A poet of Jonsonian inclinations—which is to say, classical (in form), sardonic, epigrammatic, and academic (in the best sense), George Garrett found an itinerant sophistication and wordliness sometimes inadequate for coming to terms with the world’s savvy indifference to the characteristics he valued most: sympathy, tenderness, wit, public responsibility, and the sanctity of private passion. But his best poems succeed and are most humanly appealing when, as was not infrequently the case, the most gracious moments were scaled back by modest and witty admissions of his own shortcomings. As a device, being in-the-know serves not only as check against the grandiosity that commonly shadows our ideals, it also configures the speaker in such a way that we stand to calibrate the truth of his expressions against a known measure.
Garrett created an ambient sympathy through the revelation of imperfection, and this creation in turn modeled a larger sympathy—one of his cornerstone themes. Moreover, because the speaker allowed the reader to have something on him, he relinquished the right to put on the kind of rhetorical moves that tempt lesser poets to dispense with the spade work of making meaning. For instance, in “Luck’s Shining Child,” the poet-teacher decompresses both himself and his pedagogy:
When I cross the gravel parking lot
one foot winces
and I have to hop along on the other.
My students believe I am trying
to prove something.
They think I’m being a symbol of
dichotomy, duality, double-dealing,
yin and yang.
I am hopping because it hurts.
Because there is a hole in my shoe.
Of couse the irony is that literature, including this poem, often is a kind of double-dealing, but the further point is that misuse of language, whether via rhetoric or any other linguistic means, was never a right in the first place, particularly for poets. It can never by conferred, accepted, or for that matter, usurped—as a result of which language acquires a sanctity like that of life itself.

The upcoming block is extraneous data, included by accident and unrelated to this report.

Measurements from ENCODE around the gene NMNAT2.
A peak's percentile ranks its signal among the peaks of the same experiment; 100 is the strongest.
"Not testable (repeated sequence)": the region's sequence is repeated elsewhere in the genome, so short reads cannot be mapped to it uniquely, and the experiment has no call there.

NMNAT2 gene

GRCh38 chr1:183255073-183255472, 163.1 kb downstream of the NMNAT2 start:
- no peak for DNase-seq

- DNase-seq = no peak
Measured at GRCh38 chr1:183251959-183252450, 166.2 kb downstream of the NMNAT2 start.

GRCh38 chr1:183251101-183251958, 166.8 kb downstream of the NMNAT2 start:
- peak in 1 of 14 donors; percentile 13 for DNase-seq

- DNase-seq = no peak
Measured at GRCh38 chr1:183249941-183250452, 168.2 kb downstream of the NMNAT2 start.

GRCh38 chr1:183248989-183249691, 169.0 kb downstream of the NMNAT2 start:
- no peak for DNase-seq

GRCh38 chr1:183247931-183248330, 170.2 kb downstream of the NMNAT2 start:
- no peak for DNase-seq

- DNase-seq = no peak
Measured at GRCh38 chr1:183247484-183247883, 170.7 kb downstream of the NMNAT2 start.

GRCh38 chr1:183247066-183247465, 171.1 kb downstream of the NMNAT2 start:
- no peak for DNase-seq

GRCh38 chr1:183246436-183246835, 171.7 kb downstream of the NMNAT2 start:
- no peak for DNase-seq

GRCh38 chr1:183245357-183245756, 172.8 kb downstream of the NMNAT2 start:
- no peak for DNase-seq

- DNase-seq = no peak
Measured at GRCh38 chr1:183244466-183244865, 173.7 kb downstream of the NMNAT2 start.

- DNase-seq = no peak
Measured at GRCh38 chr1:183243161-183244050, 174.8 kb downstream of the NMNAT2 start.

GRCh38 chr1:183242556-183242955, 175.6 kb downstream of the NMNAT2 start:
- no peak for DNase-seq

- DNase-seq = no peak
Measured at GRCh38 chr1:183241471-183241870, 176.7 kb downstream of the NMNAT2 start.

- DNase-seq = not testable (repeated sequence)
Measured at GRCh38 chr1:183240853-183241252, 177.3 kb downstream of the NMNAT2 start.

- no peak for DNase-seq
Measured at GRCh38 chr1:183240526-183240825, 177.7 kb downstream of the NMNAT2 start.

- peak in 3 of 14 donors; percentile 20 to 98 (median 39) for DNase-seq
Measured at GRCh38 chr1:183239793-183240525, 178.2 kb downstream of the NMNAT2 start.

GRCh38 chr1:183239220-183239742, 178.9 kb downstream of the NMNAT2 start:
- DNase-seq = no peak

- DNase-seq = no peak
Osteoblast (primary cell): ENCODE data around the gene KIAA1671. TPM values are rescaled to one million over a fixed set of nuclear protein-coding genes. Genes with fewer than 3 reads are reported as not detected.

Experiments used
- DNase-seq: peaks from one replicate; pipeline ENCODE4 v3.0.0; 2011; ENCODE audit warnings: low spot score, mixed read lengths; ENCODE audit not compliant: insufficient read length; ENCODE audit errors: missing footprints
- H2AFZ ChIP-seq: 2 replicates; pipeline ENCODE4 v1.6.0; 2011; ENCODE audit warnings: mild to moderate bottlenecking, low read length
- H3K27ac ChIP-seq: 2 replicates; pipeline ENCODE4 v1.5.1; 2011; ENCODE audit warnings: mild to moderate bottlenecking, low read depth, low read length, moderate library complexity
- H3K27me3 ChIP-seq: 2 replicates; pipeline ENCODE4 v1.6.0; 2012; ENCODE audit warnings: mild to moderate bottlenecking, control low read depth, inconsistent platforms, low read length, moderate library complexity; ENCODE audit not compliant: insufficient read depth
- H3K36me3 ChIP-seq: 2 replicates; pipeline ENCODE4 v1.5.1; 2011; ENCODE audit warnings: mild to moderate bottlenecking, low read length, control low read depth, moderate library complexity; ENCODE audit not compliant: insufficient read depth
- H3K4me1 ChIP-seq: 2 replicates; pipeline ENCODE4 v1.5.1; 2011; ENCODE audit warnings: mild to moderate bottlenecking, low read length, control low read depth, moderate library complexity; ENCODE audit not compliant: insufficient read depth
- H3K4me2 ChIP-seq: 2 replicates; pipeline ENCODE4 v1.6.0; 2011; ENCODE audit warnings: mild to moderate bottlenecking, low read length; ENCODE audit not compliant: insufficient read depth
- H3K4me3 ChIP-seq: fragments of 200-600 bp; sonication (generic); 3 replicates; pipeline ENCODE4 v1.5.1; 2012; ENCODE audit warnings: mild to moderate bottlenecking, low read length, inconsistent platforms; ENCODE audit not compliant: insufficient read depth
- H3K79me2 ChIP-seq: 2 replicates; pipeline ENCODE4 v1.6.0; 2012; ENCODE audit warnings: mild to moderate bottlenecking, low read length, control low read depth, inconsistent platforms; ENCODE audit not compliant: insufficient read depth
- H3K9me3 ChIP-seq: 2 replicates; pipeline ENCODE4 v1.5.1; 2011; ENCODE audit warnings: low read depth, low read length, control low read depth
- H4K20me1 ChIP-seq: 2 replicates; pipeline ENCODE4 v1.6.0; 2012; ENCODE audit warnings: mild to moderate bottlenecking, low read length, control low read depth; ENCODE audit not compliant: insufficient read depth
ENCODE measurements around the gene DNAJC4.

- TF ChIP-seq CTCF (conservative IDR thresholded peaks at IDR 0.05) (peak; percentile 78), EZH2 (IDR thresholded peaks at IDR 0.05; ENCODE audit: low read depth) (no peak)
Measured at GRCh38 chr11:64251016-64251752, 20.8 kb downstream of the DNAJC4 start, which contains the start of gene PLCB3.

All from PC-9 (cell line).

There are poets of language and poets of disposition. Garrett’s strength lay in the fact that he often seemed one at the moment when he was most being the other. This trick made him the most Elizabethan of southern poets, and it should come as no surprise that he wrote three best-selling novels about the period, The Death of the Fox (1971), about poet and courtier Sir Walter Ralegh, The Succession, about Elizabeth I (1983), and Entered from the Sun (1990), about the death of poet and playwright Christopher Marlow. Elizabethan richness and the attraction of such a close involvement with prosodic variety—as symbolic of diminishing, but still recoverable (if only quotational or elegiac) harmonies, allowed Garrett to create expectations of fullness and presence that ran counter to postmodern discoveries of emptiness and absence in the same poetic culture.
Interestingly, while circling the English language’s high historical moment by means of its poets (one—Ralegh—a consummate man of letters and the world) and declaring by example his own affiliation with the sympathies and communitarianism created by such an intensity of shared language awareness, Garrett declined to incorporate Shakespeare within this pantheon. In fairness, it should be said that the missing center is less likely to be the postmodernist’s blind spot, aporia, or missing center, than the (always) final destination of a gradus ad parnassum.